Honestly ask yourself if you trust your children to be financially responsible, and make sure you’re in a position where your savings can comfortably cover any problems that arise.
What are the alternatives ?
Being a guarantor shouldn’t necessarily be your first choice when helping your kids get into the real estate market. So before you go down this road, think about other ways you can help without putting yourself at risk, as well as some of the other options that might be available.
1. Offer them the money: Instead of acting as a guarantor, which increases your own risk, consider the possibility of providing cash as a gift or an advanced inheritance which could then be assigned to a deposit. Or if you are able to purchase the property in your child’s name or as a partner with your child.
2. Help them save: If support in the form of a guarantor home loan or via a monetary donation is not possible, consider offering your child the possibility of returning to your home and letting him live there for a reduced rent (or without rent). ).
3. Consider the FHLDS: The federal government’s First Home Loan Deposit Scheme (FHLDS) allows first-time buyers with at least 5% down payment to avoid having to pay mortgage insurance to lenders when taking out a home loan. Instead, the government will act as guarantor for the remaining amount of the deposit.
Advice for parents who become guarantors
- Receive good advice: Being the guarantor of your child’s home loan is a big commitment, so before you do anything else seek legal and financial advice so you are fully aware of what it entails. Not only is this a good idea for your own preparation, but many lenders will ask you to do this.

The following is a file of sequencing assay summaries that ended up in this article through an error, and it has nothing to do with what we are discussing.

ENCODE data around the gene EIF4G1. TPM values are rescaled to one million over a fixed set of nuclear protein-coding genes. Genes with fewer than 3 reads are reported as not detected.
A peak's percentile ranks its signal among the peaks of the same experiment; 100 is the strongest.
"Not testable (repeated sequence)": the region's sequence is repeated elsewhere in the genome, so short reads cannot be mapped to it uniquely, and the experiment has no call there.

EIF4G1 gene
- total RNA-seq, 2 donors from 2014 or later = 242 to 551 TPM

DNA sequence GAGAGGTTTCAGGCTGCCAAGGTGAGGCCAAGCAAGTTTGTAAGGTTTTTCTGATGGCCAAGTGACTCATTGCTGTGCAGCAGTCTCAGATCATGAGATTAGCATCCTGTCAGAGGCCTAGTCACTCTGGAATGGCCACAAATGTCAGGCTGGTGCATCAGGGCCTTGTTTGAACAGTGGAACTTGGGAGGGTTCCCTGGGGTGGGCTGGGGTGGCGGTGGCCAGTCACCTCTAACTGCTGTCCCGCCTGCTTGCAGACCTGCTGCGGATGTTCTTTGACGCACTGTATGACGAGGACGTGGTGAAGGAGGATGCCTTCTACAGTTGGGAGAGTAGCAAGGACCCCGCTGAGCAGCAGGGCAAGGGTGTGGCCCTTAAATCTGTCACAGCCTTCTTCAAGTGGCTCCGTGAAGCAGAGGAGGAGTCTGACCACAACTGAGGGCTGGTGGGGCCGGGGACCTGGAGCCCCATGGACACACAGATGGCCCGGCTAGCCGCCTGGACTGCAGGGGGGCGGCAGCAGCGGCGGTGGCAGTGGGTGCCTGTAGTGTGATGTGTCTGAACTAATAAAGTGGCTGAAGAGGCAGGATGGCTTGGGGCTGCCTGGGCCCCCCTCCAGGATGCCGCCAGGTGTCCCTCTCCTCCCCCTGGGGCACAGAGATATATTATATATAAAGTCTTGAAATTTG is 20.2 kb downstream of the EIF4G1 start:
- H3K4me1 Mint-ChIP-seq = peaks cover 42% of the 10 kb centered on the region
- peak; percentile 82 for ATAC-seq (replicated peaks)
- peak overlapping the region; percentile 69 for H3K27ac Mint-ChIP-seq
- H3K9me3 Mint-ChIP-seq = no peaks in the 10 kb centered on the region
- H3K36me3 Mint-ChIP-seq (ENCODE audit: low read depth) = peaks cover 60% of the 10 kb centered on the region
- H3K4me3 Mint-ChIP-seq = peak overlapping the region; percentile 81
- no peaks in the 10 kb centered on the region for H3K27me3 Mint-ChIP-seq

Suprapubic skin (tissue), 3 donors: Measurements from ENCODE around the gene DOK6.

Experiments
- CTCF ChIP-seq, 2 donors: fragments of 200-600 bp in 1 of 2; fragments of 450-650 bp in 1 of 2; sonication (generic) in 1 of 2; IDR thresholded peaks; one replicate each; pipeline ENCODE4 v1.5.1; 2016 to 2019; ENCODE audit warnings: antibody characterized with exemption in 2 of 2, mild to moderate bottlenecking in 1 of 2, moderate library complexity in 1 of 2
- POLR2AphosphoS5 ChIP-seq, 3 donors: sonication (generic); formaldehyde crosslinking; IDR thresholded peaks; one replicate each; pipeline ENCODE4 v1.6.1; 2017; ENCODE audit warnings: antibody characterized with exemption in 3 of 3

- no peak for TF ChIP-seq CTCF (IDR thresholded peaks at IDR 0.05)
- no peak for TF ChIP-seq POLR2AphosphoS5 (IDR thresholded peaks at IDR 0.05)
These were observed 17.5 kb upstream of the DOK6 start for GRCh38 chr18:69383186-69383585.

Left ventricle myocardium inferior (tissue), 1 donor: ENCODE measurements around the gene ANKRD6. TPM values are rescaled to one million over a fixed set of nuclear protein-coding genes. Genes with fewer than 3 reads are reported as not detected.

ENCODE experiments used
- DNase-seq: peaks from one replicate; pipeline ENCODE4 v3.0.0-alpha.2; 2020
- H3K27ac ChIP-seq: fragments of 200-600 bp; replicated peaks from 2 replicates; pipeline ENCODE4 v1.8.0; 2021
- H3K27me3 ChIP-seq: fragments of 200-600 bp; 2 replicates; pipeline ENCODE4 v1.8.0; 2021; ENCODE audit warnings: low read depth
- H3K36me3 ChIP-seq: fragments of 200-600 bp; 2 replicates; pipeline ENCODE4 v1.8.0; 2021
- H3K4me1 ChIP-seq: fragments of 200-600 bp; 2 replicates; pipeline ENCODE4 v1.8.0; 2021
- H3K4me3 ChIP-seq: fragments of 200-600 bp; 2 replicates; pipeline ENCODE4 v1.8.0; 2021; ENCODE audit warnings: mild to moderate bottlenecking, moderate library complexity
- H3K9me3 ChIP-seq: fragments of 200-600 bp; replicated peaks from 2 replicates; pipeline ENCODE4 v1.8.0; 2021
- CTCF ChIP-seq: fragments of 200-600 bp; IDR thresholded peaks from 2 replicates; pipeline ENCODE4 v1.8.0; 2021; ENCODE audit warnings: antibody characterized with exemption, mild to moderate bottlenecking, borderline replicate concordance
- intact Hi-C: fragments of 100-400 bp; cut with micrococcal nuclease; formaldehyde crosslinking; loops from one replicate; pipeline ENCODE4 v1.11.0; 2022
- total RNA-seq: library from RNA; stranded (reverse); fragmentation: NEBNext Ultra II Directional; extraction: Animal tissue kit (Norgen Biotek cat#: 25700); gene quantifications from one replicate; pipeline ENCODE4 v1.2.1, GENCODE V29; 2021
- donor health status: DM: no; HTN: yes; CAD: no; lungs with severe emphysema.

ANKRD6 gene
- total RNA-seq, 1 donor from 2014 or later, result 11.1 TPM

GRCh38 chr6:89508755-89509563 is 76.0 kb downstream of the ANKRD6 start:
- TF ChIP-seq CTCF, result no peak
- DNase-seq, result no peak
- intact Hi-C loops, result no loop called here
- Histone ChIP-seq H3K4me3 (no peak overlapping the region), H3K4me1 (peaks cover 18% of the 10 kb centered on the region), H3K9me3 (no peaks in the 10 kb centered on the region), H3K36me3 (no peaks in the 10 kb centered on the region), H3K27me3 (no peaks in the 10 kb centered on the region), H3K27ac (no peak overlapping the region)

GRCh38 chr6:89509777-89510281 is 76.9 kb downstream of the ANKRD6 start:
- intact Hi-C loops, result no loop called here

- Set a limit: An unlimited warranty can cause problems, so instead of a blank cheque, consider limiting your warranty to a portion of the price of the property, say 20%. This is enough so that your children can avoid mortgage insurance from the lender, but it also limits the damage to your own savings if for some reason your child does not repay their loan.
- Find the nearest exit: From the start of the arrangement, sit down with your child and discuss when and how your participation in the loan will end. One way to do this is to plan that your child will refinance and cancel the mortgage on your home once there is enough equity built up in theirs. Implementing this strategy is practical and reminds your child that it is your money and your house that are at stake, as well as theirs.
- Check your insurance: The reality is that circumstances can change and you need to be prepared for the possibility that your child may find themselves in a situation where they cannot repay their loan. Ensuring your insurance is up to date and provides adequate coverage is key to ensuring that you and your child will be protected should the unexpected happen.
Are your children looking for a home loan to get started on the real estate market? There are 500 different home loans from over 80 lenders in our database, so start comparing rates, fees and features today by visiting the Home Loan Comparison Center.
* Mom and Dad’s Bank loan statistics accurate as of March 2020